I'm a psychotherapist and wellness coach, and founder of The Calm & Happy Gut Solution. I specialise in gut directed hypnotherapy and CBT for IBS, helping my clients to beat their symptoms without restrictive diets or being medicated the rest of their lives.
Perhaps you can relate to this scenario.
It’s Sunday evening. You’re lying in bed ready to fall asleep and you’re thinking back through all the ‘bad’ food choices you’ve made this weekend.
You’re over squeezing yourself into your clothes every Monday, and you’re over feeling lethargic and full of brain fog.
So you make a promise to yourself. As you sink into the soft pillows, you decide that tomorrow is the day everything changes. This time will be different. This time you are going to kick this sugar habit for good. No more chocolate, no more biscuits, no more mid-morning muffins. This time you are going to conquer these cravings once and for all.
And as you drift off to sleep, you feel excited about this new promise and the promising new future waiting for you…
But there’s just one problem.
You’re (very likely) going to be relying on your willpower.
So if this is you, and you can relate to this all too common scenario, I want you to hold your horses for just a moment ok?
Because there are some things you need to know about willpower, and why relying on it to cut back or eliminate the sugar in your life may not be such a good idea.
In the beginning you feel unstoppable. You made a promise to yourself. You set a goal. You’re fired up and this time you are ready to make it happen.
But half a day goes by of saying no and resisting the sugar and you’re already struggling. Saying no all the time is HARD.
Your initial motivation is starting to wane. Why?
Because it takes consistent effort to restrain yourself. It uses up your mental mental.
You start to get frustrated.
And because you are so focused on saying no, it’s all you can think about. In fact when you are actively avoiding something, you tend to think of it a whole lot more than you did before you made the decision to avoid it.
The key therefore is to switch your mindset, and instead of motivating yourself to stop something, use your motivation aka willpower to start something.
Which leads me onto the second thing you need to know about using your willpower to curb your sugar cravings.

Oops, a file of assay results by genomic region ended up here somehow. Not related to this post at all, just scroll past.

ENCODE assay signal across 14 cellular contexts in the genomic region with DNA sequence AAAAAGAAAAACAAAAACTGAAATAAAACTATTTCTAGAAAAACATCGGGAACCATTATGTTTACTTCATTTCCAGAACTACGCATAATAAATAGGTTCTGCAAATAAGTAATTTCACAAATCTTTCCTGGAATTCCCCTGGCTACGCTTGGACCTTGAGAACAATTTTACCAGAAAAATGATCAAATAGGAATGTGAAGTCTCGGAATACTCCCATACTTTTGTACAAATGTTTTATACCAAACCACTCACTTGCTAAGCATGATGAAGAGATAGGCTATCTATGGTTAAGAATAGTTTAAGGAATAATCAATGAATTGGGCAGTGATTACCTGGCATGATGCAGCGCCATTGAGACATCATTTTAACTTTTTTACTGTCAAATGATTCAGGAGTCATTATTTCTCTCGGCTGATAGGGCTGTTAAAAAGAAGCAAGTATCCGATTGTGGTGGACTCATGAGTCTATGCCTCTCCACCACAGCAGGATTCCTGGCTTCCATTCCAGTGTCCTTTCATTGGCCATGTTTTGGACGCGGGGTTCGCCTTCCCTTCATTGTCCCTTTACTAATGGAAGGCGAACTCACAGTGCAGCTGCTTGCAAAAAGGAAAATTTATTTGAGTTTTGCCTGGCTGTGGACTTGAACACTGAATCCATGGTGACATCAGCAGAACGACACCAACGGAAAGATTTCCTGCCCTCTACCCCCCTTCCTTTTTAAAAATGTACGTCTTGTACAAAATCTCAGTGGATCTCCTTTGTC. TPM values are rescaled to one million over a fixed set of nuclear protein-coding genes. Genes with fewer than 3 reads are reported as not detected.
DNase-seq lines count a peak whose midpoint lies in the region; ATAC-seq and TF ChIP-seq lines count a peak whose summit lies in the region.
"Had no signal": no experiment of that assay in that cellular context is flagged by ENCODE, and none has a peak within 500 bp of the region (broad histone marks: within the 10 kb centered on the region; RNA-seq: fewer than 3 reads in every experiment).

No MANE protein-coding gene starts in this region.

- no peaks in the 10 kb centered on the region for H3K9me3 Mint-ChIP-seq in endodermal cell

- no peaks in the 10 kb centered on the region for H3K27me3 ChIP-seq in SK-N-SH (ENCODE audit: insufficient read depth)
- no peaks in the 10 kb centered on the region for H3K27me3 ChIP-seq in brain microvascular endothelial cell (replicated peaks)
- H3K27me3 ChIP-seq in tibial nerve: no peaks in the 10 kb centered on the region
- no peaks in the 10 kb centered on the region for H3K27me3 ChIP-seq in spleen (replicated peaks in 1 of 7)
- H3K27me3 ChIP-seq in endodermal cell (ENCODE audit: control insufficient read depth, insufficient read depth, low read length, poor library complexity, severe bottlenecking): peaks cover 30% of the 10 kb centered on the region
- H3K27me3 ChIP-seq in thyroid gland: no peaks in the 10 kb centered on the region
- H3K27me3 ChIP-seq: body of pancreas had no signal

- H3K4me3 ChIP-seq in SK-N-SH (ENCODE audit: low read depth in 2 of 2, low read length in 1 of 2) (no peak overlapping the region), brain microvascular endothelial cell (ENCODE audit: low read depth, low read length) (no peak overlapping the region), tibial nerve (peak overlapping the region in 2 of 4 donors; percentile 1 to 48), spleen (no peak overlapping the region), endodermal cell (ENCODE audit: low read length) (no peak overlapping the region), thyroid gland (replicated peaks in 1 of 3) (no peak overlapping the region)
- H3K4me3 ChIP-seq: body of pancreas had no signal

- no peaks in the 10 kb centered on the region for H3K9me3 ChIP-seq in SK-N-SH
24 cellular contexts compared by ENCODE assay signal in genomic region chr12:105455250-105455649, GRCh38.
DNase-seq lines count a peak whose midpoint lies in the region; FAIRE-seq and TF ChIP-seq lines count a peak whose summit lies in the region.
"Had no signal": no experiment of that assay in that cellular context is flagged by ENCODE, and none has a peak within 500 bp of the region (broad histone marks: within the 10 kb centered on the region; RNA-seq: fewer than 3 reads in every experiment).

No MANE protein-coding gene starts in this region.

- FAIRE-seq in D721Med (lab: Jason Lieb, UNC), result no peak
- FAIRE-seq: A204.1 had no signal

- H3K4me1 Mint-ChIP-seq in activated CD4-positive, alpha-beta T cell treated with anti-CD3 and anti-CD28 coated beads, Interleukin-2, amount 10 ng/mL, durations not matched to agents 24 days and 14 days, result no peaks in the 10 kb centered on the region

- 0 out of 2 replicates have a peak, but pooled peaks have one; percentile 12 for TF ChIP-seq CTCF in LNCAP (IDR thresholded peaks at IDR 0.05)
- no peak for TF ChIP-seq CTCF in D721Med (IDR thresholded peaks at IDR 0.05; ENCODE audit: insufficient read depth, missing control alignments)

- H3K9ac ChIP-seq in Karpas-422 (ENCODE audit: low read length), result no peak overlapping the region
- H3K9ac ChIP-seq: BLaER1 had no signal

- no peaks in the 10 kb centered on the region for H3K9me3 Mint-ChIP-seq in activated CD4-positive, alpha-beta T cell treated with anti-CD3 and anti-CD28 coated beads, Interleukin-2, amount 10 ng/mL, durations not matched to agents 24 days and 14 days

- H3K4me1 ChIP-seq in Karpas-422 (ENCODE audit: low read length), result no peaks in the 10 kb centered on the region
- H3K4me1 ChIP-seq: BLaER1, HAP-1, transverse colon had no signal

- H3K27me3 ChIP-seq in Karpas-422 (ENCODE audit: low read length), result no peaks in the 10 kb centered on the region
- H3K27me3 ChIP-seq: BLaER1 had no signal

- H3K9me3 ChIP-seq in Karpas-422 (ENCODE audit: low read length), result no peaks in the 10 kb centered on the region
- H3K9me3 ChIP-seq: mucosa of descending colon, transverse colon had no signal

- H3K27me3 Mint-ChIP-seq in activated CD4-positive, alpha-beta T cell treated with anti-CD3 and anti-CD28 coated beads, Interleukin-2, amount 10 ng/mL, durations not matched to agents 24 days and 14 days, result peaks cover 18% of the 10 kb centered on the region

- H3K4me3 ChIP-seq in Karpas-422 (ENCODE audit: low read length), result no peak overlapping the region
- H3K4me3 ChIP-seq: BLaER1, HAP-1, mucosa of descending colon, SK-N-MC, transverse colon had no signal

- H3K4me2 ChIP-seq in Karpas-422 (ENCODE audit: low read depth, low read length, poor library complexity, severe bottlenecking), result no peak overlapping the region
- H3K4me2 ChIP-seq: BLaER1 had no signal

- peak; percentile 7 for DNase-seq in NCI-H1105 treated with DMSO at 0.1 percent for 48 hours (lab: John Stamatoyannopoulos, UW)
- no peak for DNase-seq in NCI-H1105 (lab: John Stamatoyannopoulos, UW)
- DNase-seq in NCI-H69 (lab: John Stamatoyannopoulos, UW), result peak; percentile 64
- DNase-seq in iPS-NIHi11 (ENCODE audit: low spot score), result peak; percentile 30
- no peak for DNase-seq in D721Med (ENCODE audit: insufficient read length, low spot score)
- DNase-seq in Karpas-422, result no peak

Here’s the thing about willpower, or will. It’s a lot better at helping you start something, as opposed to helping you stop something.
Too many people focus their energy on the things they don’t want, and on the things that they want to stop doing.
I want to stop eating chocolate…
I want to stop snacking between meals…
I want to to cut out the icecream after my evening meal…
Whilst that’s all well and good, let me ask you what you do want? If weren’t doing those things, what would you be doing instead?
How can you structure your day and your routine to support what you do want?
Harness that initial motivation and momentum, and use it to help you create new habits in your brain. Spend your energy moving in the direction you want to be travelling in and let your mind work with you.
Which leads us onto how your mind is actually structured.
You have two parts to your mind – your subconscious mind and your conscious mind.
Why is this important?
Because one of these is significantly more powerful than the other. In fact your subconcious mind is estimated to be 30,000 times more powerful than the conscious part of your mind.
And guess where your willpower comes from? Yep, the conscious part of your mind. This is also where your rational and logical thinking comes from, and is the part of your mind reading this post.
Your subconscious mind on the other hand controls your habits, emotions, long-term thinking, protective reactions and beliefs.
This is why emotions and feelings usually win out over logical thinking, and why willpower is only effective in the short term.
Relying on willpower is simply not the most effective way to change a deeply rooted habit or belief.
Your subconscious mind will generally overtake any of your efforts supported by mere will power alone. It’s simply not as powerful, and this is the reason why so many people fail to keep the promises they make to themselves.
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